Earlier this month, the US Navy spent a night testing sonar and communications systems on the USS San Francisco, a submarine that had recently completed major repairs to its sonar dome after crashing into a seamount in 2006.
The sub was doing “required training dives” in the Strait of Juan de Fuca, between Vancouver Island and the Olympic Peninsula, with an escort ship also present; the Navy ships did not enter Haro Strait, a more constrained channel where sonar training stirred up considerable controversy in 2003. Orca researchers throughout the region picked up unusual sounds (sonar pings and human voices) from 7pm to 3am on the night of April 6-7; the sounds were audible from San Juan Island to Whidbey Island and Port Washington and Port Townsend.
Val Veirs of Beam Reach reported that their system heard “about the most intense sounds that the hydrophones there have recorded in the past several years of continuous operation.” While the resident orca pods have not returned from their winter at sea, a large group of transient orcas had been seen in the Strait of Juan de Fuca on the 6th. While the Navy was employing its standard safety measures, transient orcas rarely vocalize, so could easily be missed by listening systems used at night. However, according to the Orca Network sightings log, the same transient group was seen the next day in the same area, so they apparently were not chased from the region. Local orca groups expressed concern that the Navy had proceeded with the activity in a region where orca populations are critically threatened, and in or near designated critical habitat for the orcas. Fred Felleman, Northwest consultant for Friends of the Earth, said “You shouldn’t be doing this in the inland waters, where the echo chambers are, and you shouldn’t be doing it at night, when you can’t verify anything.”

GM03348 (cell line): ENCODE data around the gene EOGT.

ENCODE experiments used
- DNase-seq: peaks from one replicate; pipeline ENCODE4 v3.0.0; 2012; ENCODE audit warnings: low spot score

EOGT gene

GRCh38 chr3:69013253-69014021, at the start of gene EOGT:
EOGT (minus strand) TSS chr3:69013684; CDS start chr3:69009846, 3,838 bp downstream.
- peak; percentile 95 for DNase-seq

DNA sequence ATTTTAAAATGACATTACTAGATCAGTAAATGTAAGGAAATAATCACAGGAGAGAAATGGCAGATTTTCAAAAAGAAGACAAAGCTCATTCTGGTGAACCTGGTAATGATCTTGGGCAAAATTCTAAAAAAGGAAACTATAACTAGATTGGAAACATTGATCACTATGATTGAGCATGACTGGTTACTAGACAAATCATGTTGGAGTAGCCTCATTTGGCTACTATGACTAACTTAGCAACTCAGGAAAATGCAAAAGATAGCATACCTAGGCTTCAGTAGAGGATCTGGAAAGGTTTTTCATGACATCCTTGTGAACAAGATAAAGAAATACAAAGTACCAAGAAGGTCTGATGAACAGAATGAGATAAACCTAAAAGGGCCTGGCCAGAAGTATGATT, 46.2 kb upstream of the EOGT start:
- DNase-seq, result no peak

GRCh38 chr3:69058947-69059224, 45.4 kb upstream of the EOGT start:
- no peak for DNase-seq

For more on this incident, see: